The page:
Skip to main content
Canada’s most-awarded newsroom for a reason
Enjoy unlimited digital access
$1.99
per week
for 24 weeks
Canada’s most-awarded newsroom for a reason
$1.99
per week
for 24 weeks
// //

The question

This past year I was diagnosed with cancer. I had to have chemotherapy, surgery and radiation over a few months. My husband was my rock and we managed to get through it. My siblings and friends supported us wonderfully through this tough time. The one exception was my mother-in-law. Although I thought we had a good relationship, she did not visit while I was having chemotherapy (and they live close to us). When my husband pressed her about her behaviour she came up with excuses such as: "I don't like hospitals." Honestly, who does? I think in the grown-up world we all do things we don't like to help other people. If she had been sick in hospital, my husband and I would have been there for her. It's sticking in my craw. Every time I think of it I feel hurt and angry. How do I get over this? Should I get over it?

The answer

Story continues below advertisement

Well, I'm not surprised it stuck in your craw. (Which by the way is an expression I know but looked up anyway and confess I still don't exactly get. "Craw" is "the crop of a bird." Which is great – but what's a "crop"?)

Who visits you or not in the hospital is a huge deal, in my opinion. I even broke up with a girlfriend once when she failed to visit me during a three-day hospital stay. (True, I was there for the nerdiest and most unsexy of reasons: I tipped over my chair in a library carrel and gashed my arm, which became infected.)

Another woman, an acquaintance, did visit: She became my girlfriend, and later my fiancée. (I know it'd be a better story if I were able to say, "That woman is now my wife!" But it didn't work out like that.)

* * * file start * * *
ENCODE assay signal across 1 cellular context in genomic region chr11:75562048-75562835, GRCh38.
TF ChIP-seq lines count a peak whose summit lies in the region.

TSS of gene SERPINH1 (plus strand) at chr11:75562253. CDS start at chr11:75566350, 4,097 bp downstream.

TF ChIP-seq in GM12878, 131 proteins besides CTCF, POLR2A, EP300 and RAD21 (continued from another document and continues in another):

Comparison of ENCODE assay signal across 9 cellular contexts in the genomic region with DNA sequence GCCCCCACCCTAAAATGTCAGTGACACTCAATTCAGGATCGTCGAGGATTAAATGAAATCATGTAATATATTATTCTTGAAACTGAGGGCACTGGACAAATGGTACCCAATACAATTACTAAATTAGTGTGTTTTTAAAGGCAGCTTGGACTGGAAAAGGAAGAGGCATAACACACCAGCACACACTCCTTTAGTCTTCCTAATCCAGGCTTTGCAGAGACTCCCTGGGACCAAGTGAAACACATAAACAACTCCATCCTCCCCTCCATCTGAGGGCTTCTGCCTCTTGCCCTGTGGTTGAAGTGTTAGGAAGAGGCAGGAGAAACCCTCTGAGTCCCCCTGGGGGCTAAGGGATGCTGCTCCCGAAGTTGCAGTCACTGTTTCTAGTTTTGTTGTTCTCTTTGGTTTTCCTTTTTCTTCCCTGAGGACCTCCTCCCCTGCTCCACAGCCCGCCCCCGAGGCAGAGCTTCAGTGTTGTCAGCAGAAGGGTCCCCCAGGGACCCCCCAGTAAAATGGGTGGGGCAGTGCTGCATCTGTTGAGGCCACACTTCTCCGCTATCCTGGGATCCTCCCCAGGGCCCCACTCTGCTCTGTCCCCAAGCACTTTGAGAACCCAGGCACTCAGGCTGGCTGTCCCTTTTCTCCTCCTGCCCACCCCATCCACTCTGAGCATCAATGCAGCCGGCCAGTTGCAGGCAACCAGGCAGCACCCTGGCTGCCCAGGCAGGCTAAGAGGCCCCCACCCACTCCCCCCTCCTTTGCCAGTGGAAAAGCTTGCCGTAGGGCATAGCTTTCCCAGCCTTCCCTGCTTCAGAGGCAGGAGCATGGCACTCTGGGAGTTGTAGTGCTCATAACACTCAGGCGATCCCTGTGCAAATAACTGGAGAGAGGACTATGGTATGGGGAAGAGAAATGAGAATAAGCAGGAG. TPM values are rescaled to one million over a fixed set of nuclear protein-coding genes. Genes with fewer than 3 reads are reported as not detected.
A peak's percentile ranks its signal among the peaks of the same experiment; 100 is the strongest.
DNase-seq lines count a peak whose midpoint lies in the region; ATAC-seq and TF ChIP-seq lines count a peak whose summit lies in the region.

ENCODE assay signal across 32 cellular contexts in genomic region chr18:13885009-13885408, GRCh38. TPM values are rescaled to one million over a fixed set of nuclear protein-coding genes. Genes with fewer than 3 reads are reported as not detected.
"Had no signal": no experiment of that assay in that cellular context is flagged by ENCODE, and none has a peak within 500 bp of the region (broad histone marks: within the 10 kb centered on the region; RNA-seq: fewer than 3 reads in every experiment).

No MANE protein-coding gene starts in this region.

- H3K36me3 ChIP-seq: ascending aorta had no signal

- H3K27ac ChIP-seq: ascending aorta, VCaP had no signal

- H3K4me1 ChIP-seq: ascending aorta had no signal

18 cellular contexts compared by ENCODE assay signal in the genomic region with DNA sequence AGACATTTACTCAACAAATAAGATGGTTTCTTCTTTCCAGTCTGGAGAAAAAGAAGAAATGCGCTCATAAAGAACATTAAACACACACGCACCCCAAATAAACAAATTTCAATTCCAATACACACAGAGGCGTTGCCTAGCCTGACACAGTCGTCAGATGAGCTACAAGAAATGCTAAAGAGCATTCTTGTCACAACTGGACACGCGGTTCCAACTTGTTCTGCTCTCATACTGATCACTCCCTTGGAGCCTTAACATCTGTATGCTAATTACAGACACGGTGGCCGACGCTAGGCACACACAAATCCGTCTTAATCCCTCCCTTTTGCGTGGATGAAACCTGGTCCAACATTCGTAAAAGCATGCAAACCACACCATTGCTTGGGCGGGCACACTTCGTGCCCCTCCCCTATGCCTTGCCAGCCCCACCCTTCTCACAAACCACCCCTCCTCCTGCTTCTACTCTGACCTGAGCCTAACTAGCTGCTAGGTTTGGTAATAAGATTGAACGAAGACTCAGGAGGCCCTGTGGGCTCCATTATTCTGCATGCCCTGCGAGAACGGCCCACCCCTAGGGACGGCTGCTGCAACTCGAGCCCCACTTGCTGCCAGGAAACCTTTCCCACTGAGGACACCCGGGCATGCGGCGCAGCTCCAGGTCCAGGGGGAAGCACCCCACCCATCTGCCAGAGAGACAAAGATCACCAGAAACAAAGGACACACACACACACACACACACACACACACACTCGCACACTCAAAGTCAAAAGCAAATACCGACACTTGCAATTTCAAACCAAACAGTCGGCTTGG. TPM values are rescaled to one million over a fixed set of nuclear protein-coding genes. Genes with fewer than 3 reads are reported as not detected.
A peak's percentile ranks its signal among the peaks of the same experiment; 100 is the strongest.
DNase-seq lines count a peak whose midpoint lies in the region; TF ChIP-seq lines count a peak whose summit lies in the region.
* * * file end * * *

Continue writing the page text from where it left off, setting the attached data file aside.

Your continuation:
This might be an odd thing for an advice columnist to admit, but on my conscience are the myriad ways I've let down my old man over the years. For example: I completely spaced out on a book launch of his and missed it completely. And there were other failings on my part. But I am happy to say I was able to be there for him when cancer landed him in the hospital.

It was fun – well, for me, anyway. He had a mask to ensure the radiation only blasted the lump on his neck and not any of the surrounding area. He'd grab the mask, get the blast, then we'd have a snack. Good father-son bonding.

My point (and I do have one, as you'll see, once the mists of outrage over me calling my dad's cancer "fun" have dissipated) is: It's very important to visit people when they're in the hospital.

It does a world of good – for both the visitor and the visitee, and inevitably strengthens the relationship between the two parties.

Story continues below advertisement

You should go even if it's something relatively minor. But cancer? Fugheddaboudit, you have every right to be shocked and hurt at your mother-in-law's no-show. When someone gets cancer and undergoes chemo, radiation and everything else, it's time for everyone to circle the wagons, bring frozen lasagnas, etc.

So I would definitely talk to her about it. Not angrily. A family, as I am always attempting to remind my three teenage boys, is an enterprise – a team. A team that has to pull together.

And you want to strengthen Team [Your Family Name Here], not split it further apart.

I know it's easy to say, but I'd speak to her directly, which it doesn't really sound like you have. This is not the time to use your husband as a go-between or mouthpiece. It's his mother, he's going to be a little soft on her.